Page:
Researchers at UT Southwestern Medical Center are the first to identify the receptor, known as QseC, used by a diarrhea-causing strain of E coli to receive signals from human flora and hormones in the intestine and express virulence genes to initiate infection.
In a study made available online this week and in an upcoming issue of the Proceedings of the National Academy of Sciences, researchers describe how they used phentolamine, an alpha blocker drug used to treat hypertension, to successfully impede signaling to the receptor. Without such signals, bacteria then pass blindly through the digestive tract without infecting cells.
"This receptor is found in many pathogens, so we can use this knowledge to design specific antagonists to block bacterial infections," said Dr. Vanessa Sperandio, senior author of the study and assistant professor of microbiology at UT Southwestern.
Prior research by Dr. Sperandio found that when a person ingests the more virulent enterohemorrhagic E coli, or EHEC – which is usually transmitted through contaminated food such as raw meat – it travels peacefully through the digestive tract until reaching the intestine. There, however, chemicals produced by the friendly gastrointestinal microbial flora and the human hormones epinephrine and norepinephrine alert the bacteria to its location.
This cellular cross talk triggers a cascade of genetic activations prompting EHEC to colonize and translocate toxins into cells, altering the makeup of the cells and robbing the body of nutrients. An infected person may develop bloody diarrhea or even hemolytic uremic syndrome, which can cause death in immune-weakened people, the elderly and young children.
The new study identifies QseC as the specific receptor by which EHEC senses the signals. When the receptor binds to signaling molecules, the bacterium can infect cells.
Researchers tested the capacity of adrenergic antagonists, drugs such as alpha and beta blockers, to disrupt the receptor's sensing ability. They found that phentolamine binds to the QseC receptor and occupies the pocket that the receptor would use to recognize the host epinephrine and norepinephrine signals – thus blocking the QseC receptor from sensing the signals and preventing it from being able to express its virulence genes in cells.
This knowledge opens the door to further understanding of the signaling processes between microbes and humans and to the development of novel treatments of bacterial infections with antagonists to these signals, Dr. Sperandio said.
New therapies are important because treating some bacterial infections with conventional antibiotics can cause the release of more toxins and may worsen disease outcome.
That importance is magnified because of the QseC receptor's existence in other types of bacteria, including, Shigella, which causes dysentery; Salmonella, which causes food poisoning and gastroenteritis; and Yersinia, which causes bubonic plague. Those are all emerging infectious diseases that afflict thousands of people each year in the United States and worldwide, according to the Centers for Disease Control and Prevention.
"Overuse of antibiotics has led bacteria to develop resistance to antibiotics, so a novel type of therapy is needed," Dr. Sperandio said.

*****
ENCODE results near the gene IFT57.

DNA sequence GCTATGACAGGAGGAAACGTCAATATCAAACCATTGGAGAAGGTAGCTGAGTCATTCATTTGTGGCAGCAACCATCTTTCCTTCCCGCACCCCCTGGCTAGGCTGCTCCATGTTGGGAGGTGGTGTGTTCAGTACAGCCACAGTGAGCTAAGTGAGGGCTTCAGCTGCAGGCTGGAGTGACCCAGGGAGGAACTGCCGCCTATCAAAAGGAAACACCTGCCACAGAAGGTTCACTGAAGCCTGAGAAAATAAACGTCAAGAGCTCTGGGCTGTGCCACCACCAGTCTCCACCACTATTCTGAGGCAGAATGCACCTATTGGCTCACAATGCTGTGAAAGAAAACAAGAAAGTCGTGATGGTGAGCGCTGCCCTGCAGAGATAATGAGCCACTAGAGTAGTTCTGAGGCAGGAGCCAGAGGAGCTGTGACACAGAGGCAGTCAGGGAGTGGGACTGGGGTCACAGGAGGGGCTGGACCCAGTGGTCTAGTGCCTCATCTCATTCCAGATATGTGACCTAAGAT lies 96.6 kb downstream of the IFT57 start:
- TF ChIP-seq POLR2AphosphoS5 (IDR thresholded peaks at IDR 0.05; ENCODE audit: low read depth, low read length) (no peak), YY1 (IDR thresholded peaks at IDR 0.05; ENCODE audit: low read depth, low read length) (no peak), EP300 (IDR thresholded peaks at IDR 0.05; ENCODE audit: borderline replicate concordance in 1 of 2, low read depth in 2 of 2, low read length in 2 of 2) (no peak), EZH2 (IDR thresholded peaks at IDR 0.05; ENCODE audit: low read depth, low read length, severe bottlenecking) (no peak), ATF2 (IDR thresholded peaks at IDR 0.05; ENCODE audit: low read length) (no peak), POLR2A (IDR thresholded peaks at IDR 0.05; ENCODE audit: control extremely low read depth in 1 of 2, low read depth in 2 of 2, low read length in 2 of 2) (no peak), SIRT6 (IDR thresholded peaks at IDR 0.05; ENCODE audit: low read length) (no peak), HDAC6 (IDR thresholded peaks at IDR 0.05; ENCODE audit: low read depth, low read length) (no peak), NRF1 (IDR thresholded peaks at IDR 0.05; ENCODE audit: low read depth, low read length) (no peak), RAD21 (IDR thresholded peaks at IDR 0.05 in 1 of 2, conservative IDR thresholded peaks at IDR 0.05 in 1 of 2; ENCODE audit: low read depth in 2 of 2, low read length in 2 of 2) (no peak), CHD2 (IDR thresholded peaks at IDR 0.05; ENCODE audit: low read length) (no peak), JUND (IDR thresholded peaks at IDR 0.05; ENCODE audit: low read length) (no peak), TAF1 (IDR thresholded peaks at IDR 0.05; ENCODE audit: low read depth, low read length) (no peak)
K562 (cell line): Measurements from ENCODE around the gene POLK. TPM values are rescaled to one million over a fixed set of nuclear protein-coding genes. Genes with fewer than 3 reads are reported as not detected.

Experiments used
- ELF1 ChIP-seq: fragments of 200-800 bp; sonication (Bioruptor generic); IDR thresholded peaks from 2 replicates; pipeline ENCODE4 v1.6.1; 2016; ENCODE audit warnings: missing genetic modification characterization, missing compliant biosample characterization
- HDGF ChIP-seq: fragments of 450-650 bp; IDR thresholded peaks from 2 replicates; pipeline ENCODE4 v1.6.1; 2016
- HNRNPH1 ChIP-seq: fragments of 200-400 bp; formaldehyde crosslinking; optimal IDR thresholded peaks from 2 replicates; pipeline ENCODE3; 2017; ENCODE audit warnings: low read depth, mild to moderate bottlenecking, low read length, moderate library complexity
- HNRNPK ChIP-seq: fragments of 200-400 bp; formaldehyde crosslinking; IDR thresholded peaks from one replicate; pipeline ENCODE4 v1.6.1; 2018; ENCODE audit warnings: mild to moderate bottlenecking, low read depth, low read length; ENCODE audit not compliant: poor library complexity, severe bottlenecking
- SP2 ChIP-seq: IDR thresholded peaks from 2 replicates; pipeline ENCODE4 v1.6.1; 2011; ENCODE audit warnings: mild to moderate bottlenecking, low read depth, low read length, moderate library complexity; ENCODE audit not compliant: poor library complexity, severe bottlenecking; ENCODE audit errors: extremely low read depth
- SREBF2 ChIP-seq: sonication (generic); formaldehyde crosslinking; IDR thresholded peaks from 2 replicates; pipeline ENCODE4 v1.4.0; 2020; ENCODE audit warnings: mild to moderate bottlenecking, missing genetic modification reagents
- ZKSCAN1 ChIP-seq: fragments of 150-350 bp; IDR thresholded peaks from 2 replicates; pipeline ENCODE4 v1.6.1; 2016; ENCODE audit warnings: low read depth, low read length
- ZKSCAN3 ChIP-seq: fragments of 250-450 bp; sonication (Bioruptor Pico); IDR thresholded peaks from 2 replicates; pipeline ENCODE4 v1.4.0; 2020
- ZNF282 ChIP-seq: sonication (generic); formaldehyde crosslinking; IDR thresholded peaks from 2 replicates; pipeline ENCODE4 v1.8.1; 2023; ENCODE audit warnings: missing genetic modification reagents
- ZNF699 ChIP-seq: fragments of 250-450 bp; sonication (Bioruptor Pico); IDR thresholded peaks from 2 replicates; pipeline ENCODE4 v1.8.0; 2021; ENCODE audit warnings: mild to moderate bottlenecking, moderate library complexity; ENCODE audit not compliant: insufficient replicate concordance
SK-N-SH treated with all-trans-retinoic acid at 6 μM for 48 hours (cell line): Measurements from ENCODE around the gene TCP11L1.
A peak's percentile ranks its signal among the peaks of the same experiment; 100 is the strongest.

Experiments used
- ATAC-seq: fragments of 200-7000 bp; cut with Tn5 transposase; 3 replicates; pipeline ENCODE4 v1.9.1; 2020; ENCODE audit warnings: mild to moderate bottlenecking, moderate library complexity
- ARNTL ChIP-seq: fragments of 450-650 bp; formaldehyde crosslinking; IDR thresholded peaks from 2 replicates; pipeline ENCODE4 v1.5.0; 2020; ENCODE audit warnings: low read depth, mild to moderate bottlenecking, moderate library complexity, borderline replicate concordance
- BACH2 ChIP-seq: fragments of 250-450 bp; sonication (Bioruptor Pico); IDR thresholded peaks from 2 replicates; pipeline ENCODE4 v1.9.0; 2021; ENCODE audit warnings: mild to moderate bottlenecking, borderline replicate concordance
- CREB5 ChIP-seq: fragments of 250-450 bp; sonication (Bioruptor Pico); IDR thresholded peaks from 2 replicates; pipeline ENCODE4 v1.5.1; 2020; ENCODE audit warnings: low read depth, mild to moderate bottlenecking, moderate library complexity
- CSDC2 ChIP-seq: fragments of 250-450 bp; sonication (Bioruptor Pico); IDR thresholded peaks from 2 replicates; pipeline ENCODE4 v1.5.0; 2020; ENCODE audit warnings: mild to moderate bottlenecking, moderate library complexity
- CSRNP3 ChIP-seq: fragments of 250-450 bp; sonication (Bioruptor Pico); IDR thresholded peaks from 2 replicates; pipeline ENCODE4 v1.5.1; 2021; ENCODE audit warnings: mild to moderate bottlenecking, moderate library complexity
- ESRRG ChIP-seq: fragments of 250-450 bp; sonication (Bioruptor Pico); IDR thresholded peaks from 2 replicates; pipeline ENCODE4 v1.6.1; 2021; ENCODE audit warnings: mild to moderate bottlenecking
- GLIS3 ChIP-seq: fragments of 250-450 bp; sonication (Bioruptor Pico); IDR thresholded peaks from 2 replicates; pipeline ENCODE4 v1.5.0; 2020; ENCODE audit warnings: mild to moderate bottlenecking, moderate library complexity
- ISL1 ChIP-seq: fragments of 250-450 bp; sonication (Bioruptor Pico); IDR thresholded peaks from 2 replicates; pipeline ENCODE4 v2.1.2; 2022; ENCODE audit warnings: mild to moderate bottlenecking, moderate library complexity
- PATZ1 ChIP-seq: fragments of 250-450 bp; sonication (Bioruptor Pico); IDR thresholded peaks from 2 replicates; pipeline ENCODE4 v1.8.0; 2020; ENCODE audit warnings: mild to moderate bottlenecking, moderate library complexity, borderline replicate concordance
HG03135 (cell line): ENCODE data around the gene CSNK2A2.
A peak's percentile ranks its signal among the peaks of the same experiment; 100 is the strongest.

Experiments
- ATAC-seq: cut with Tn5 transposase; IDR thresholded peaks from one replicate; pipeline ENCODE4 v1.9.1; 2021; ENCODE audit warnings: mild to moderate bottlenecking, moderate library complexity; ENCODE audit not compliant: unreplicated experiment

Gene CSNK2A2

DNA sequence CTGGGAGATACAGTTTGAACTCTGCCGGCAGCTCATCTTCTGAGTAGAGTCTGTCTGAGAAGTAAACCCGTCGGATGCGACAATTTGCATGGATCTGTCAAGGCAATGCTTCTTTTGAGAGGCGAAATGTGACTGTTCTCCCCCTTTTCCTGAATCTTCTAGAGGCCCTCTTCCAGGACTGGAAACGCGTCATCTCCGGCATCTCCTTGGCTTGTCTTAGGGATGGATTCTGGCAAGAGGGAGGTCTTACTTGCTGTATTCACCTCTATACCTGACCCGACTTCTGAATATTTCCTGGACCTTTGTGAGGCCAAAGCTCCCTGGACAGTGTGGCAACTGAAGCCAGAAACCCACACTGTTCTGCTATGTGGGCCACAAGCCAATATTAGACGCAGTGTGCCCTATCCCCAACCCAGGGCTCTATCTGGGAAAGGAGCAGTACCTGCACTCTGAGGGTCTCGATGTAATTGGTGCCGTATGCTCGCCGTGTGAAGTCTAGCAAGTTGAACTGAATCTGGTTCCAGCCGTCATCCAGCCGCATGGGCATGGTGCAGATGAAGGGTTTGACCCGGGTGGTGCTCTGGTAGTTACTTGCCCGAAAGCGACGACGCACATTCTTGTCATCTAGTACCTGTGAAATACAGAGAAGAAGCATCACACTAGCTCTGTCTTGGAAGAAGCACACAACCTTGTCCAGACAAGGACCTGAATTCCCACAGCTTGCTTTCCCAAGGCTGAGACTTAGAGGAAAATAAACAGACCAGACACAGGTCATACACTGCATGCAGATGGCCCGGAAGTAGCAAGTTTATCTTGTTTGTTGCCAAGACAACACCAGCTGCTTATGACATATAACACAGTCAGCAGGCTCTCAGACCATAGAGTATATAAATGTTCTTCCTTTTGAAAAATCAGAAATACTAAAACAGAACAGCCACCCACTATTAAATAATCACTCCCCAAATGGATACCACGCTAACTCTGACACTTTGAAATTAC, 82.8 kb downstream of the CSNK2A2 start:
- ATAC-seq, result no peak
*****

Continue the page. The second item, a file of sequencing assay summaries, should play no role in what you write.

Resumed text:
Cliff Despres | EurekAlert!
Programming cells with computer-like logic
27.07.2017 | Wyss Institute for Biologically Inspired Engineering at Harvard
Identified the component that allows a lethal bacteria to spread resistance to antibiotics
27.07.2017 | Institute for Research in Biomedicine (IRB Barcelona)
Physicists working with researcher Oriol Romero-Isart devised a new simple scheme to theoretically generate arbitrarily short and focused electromagnetic fields. This new tool could be used for precise sensing and in microscopy.
Microwaves, heat radiation, light and X-radiation are examples for electromagnetic waves. Many applications require to focus the electromagnetic fields to...
Strong light-matter coupling in these semiconducting tubes may hold the key to electrically pumped lasers
Light-matter quasi-particles can be generated electrically in semiconducting carbon nanotubes. Material scientists and physicists from Heidelberg University...
Fraunhofer IPA has developed a proximity sensor made from silicone and carbon nanotubes (CNT) which detects objects and determines their position. The materials and printing process used mean that the sensor is extremely flexible, economical and can be used for large surfaces. Industry and research partners can use and further develop this innovation straight away.
At first glance, the proximity sensor appears to be nothing special: a thin, elastic layer of silicone onto which black square surfaces are printed, but these...
3-D shape acquisition using water displacement as the shape sensor for the reconstruction of complex objects
A global team of computer scientists and engineers have developed an innovative technique that more completely reconstructs challenging 3D objects. An ancient...
Physicists have developed a new technique that uses electrical voltages to control the electron spin on a chip. The newly-developed method provides protection from spin decay, meaning that the contained information can be maintained and transmitted over comparatively large distances, as has been demonstrated by a team from the University of Basel’s Department of Physics and the Swiss Nanoscience Institute. The results have been published in Physical Review X.
For several years, researchers have been trying to use the spin of an electron to store and transmit information. The spin of each electron is always coupled...
26.07.2017 | Event News
21.07.2017 | Event News
19.07.2017 | Event News
27.07.2017 | Life Sciences
27.07.2017 | Life Sciences
27.07.2017 | Health and Medicine